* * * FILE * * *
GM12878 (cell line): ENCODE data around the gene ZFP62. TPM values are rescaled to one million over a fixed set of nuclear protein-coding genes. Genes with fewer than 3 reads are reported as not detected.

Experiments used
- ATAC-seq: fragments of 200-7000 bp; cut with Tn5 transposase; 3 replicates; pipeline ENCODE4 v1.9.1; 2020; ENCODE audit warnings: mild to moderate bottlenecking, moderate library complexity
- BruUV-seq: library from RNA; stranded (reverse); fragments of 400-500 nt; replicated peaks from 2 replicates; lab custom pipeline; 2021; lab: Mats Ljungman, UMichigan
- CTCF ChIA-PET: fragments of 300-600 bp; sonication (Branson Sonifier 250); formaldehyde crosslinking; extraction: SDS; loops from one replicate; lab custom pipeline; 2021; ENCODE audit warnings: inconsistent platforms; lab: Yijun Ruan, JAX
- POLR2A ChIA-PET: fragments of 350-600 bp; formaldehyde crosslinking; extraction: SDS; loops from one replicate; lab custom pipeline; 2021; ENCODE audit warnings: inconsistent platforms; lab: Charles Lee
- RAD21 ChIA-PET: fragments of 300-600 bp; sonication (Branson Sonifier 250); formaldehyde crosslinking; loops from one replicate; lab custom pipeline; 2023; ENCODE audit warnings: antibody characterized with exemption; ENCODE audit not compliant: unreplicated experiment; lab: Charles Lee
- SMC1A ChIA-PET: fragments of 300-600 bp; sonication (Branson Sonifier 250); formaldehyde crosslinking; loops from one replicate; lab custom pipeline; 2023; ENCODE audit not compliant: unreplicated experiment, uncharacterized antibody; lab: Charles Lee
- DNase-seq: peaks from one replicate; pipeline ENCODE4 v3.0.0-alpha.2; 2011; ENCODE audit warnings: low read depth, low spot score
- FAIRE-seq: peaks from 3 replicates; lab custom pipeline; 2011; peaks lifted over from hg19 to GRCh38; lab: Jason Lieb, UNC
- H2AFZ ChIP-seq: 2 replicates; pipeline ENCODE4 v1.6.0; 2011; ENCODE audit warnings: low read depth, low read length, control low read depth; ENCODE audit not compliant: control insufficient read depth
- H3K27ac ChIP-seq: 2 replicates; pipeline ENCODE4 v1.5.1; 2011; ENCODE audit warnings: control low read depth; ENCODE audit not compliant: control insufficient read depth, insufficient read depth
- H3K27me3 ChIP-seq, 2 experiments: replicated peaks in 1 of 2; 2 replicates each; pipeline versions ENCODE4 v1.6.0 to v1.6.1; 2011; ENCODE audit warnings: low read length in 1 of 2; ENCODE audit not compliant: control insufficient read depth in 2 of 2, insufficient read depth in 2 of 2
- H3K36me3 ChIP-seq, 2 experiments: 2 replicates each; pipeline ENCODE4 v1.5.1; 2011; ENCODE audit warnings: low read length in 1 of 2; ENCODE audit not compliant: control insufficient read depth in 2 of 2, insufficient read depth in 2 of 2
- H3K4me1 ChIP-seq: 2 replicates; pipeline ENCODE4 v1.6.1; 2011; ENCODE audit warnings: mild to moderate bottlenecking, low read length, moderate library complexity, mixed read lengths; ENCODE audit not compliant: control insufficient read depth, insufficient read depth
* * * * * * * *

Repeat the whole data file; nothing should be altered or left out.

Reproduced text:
GM12878 (cell line): ENCODE data around the gene ZFP62. TPM values are rescaled to one million over a fixed set of nuclear protein-coding genes. Genes with fewer than 3 reads are reported as not detected.

Experiments used
- ATAC-seq: fragments of 200-7000 bp; cut with Tn5 transposase; 3 replicates; pipeline ENCODE4 v1.9.1; 2020; ENCODE audit warnings: mild to moderate bottlenecking, moderate library complexity
- BruUV-seq: library from RNA; stranded (reverse); fragments of 400-500 nt; replicated peaks from 2 replicates; lab custom pipeline; 2021; lab: Mats Ljungman, UMichigan
- CTCF ChIA-PET: fragments of 300-600 bp; sonication (Branson Sonifier 250); formaldehyde crosslinking; extraction: SDS; loops from one replicate; lab custom pipeline; 2021; ENCODE audit warnings: inconsistent platforms; lab: Yijun Ruan, JAX
- POLR2A ChIA-PET: fragments of 350-600 bp; formaldehyde crosslinking; extraction: SDS; loops from one replicate; lab custom pipeline; 2021; ENCODE audit warnings: inconsistent platforms; lab: Charles Lee
- RAD21 ChIA-PET: fragments of 300-600 bp; sonication (Branson Sonifier 250); formaldehyde crosslinking; loops from one replicate; lab custom pipeline; 2023; ENCODE audit warnings: antibody characterized with exemption; ENCODE audit not compliant: unreplicated experiment; lab: Charles Lee
- SMC1A ChIA-PET: fragments of 300-600 bp; sonication (Branson Sonifier 250); formaldehyde crosslinking; loops from one replicate; lab custom pipeline; 2023; ENCODE audit not compliant: unreplicated experiment, uncharacterized antibody; lab: Charles Lee
- DNase-seq: peaks from one replicate; pipeline ENCODE4 v3.0.0-alpha.2; 2011; ENCODE audit warnings: low read depth, low spot score
- FAIRE-seq: peaks from 3 replicates; lab custom pipeline; 2011; peaks lifted over from hg19 to GRCh38; lab: Jason Lieb, UNC
- H2AFZ ChIP-seq: 2 replicates; pipeline ENCODE4 v1.6.0; 2011; ENCODE audit warnings: low read depth, low read length, control low read depth; ENCODE audit not compliant: control insufficient read depth
- H3K27ac ChIP-seq: 2 replicates; pipeline ENCODE4 v1.5.1; 2011; ENCODE audit warnings: control low read depth; ENCODE audit not compliant: control insufficient read depth, insufficient read depth
- H3K27me3 ChIP-seq, 2 experiments: replicated peaks in 1 of 2; 2 replicates each; pipeline versions ENCODE4 v1.6.0 to v1.6.1; 2011; ENCODE audit warnings: low read length in 1 of 2; ENCODE audit not compliant: control insufficient read depth in 2 of 2, insufficient read depth in 2 of 2
- H3K36me3 ChIP-seq, 2 experiments: 2 replicates each; pipeline ENCODE4 v1.5.1; 2011; ENCODE audit warnings: low read length in 1 of 2; ENCODE audit not compliant: control insufficient read depth in 2 of 2, insufficient read depth in 2 of 2
- H3K4me1 ChIP-seq: 2 replicates; pipeline ENCODE4 v1.6.1; 2011; ENCODE audit warnings: mild to moderate bottlenecking, low read length, moderate library complexity, mixed read lengths; ENCODE audit not compliant: control insufficient read depth, insufficient read depth